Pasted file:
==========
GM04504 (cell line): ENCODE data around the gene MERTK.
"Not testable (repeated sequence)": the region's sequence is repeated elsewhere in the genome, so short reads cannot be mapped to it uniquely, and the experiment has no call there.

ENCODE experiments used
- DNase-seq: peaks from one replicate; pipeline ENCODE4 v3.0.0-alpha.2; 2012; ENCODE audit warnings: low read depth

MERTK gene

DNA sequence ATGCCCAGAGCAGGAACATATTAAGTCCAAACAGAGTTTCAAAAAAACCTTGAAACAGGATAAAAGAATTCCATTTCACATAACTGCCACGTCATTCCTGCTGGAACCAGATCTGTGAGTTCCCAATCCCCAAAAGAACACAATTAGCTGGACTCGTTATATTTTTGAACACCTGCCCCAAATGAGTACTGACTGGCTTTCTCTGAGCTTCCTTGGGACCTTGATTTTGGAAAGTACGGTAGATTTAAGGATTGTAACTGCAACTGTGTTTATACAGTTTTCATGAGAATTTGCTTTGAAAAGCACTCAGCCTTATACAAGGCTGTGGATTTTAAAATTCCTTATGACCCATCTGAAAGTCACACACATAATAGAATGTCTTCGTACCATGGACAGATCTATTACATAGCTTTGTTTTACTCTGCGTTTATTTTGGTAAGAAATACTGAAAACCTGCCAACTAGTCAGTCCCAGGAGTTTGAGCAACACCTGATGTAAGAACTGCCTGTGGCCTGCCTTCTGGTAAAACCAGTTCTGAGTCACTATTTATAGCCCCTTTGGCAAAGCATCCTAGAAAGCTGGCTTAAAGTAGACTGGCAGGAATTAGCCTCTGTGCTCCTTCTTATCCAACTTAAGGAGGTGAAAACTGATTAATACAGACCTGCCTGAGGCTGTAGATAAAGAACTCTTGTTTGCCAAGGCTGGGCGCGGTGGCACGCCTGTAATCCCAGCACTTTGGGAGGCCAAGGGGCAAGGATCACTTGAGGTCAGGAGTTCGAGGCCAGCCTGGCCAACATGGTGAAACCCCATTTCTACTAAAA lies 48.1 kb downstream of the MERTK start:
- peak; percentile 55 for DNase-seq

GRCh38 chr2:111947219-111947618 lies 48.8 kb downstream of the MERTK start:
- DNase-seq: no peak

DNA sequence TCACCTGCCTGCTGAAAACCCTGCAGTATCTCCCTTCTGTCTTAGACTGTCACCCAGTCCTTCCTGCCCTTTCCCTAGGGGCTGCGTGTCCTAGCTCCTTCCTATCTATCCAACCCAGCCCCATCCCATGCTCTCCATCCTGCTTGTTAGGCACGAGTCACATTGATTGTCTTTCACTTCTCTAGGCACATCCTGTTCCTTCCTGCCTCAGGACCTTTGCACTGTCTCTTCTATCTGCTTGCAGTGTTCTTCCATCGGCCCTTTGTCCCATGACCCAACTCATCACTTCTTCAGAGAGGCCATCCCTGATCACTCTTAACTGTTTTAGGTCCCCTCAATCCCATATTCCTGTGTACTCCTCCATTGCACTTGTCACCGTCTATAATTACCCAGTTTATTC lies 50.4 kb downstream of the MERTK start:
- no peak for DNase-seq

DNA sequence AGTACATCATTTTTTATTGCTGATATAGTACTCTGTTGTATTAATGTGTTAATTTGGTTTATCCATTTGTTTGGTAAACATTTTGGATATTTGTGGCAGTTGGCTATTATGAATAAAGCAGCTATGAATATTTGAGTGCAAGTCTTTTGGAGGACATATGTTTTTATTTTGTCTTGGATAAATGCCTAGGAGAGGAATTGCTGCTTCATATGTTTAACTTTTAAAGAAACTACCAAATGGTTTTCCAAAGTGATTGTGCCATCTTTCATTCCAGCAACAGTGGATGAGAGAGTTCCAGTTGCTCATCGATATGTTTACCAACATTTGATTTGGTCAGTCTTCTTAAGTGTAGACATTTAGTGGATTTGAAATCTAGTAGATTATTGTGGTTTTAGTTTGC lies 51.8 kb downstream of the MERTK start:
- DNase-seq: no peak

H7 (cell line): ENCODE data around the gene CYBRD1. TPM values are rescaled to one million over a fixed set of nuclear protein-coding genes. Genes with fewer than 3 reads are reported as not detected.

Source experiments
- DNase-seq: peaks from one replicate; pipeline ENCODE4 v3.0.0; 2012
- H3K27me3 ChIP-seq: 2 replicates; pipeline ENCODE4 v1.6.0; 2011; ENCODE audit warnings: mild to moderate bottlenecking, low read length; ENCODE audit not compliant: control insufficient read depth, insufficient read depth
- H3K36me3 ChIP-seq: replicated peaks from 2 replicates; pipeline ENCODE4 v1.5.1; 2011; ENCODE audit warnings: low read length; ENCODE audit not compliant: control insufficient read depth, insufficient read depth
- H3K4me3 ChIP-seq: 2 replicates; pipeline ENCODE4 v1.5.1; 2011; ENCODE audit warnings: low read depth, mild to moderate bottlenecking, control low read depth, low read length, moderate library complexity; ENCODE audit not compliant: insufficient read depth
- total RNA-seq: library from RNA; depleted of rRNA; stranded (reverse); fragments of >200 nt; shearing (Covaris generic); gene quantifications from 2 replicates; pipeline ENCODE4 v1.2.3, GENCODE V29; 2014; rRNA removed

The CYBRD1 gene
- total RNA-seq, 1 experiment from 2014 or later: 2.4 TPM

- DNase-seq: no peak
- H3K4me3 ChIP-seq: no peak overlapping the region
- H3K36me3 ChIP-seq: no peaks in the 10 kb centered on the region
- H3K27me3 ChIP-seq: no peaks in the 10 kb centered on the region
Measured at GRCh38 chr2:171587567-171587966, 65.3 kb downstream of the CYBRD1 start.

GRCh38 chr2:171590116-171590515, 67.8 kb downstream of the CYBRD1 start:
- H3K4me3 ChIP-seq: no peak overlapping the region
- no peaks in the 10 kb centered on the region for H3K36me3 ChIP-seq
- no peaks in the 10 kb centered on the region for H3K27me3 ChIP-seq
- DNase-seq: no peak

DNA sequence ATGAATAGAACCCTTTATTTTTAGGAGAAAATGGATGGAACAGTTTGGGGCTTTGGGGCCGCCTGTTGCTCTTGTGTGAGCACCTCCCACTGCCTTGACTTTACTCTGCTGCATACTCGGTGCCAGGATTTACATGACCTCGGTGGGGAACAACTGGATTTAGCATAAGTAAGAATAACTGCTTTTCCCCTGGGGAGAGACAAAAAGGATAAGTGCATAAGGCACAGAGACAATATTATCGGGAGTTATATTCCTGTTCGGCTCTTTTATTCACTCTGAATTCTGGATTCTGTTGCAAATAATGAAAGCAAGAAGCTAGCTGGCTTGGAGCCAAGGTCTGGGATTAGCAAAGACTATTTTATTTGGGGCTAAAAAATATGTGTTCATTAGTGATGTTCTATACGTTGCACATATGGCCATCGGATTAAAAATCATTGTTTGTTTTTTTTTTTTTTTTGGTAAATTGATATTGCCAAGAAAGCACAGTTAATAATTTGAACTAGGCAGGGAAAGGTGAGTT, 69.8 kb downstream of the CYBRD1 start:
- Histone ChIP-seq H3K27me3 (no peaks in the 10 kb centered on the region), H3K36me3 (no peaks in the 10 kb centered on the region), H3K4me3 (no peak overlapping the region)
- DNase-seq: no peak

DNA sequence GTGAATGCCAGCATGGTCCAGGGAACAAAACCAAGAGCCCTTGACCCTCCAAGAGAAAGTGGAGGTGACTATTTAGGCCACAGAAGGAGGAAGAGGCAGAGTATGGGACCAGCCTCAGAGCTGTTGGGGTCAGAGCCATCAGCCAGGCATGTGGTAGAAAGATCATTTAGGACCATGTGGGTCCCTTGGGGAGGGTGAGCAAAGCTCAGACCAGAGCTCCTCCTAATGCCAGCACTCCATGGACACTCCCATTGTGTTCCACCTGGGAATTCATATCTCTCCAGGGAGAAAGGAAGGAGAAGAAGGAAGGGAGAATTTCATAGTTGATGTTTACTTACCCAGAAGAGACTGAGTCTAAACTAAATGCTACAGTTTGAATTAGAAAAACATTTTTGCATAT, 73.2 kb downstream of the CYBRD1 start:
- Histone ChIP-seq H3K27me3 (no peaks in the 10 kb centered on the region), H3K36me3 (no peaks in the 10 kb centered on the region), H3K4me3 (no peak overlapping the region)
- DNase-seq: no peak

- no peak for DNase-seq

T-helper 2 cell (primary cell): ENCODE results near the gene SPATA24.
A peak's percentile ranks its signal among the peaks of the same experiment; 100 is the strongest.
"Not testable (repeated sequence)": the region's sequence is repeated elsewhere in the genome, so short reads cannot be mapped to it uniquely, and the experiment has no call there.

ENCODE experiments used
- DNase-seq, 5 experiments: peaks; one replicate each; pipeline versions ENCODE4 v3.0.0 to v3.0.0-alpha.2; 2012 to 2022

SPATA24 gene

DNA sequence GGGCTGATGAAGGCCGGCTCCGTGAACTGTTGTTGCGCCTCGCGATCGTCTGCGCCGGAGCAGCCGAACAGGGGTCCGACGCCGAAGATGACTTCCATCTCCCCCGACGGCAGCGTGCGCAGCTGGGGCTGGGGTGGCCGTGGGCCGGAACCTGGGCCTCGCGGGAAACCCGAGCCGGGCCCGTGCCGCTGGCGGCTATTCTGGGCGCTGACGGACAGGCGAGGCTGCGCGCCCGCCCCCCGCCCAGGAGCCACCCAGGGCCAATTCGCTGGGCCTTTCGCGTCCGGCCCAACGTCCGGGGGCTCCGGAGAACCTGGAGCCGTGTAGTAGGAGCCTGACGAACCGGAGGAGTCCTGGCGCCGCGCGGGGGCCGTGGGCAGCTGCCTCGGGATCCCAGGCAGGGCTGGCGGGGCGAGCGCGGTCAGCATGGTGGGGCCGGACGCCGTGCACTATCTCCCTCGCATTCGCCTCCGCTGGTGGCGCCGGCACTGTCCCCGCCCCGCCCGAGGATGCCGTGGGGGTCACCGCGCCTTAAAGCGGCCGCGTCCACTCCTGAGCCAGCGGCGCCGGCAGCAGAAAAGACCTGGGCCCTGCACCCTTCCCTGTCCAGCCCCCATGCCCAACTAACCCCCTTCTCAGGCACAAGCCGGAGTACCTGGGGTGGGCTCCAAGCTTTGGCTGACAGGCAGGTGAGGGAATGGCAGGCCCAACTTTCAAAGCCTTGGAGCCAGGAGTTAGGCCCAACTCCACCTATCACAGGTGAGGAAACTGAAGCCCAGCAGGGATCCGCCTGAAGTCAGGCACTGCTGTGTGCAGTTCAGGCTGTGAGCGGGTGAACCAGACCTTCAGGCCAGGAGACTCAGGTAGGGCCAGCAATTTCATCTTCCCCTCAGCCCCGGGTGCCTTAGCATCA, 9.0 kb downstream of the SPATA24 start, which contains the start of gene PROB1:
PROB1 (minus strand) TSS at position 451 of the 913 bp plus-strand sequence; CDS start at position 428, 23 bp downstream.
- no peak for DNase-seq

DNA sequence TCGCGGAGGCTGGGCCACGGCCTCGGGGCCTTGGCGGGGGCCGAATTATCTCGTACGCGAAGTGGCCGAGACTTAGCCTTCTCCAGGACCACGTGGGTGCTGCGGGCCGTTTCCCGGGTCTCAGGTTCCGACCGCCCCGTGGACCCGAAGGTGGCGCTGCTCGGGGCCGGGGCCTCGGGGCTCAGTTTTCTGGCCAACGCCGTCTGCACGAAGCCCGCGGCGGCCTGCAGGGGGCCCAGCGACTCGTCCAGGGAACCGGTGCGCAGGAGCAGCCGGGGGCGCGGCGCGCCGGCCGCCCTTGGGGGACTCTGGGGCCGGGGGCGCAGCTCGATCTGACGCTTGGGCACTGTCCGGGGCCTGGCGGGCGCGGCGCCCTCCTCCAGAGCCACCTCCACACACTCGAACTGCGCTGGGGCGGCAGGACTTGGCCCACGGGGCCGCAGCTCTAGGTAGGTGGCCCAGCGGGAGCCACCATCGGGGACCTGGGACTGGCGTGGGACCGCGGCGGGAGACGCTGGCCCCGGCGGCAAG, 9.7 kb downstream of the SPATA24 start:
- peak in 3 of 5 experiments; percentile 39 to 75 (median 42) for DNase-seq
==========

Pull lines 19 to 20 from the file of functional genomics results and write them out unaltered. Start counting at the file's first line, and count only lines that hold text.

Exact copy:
- H3K4me3 ChIP-seq: 2 replicates; pipeline ENCODE4 v1.5.1; 2011; ENCODE audit warnings: low read depth, mild to moderate bottlenecking, control low read depth, low read length, moderate library complexity; ENCODE audit not compliant: insufficient read depth
- total RNA-seq: library from RNA; depleted of rRNA; stranded (reverse); fragments of >200 nt; shearing (Covaris generic); gene quantifications from 2 replicates; pipeline ENCODE4 v1.2.3, GENCODE V29; 2014; rRNA removed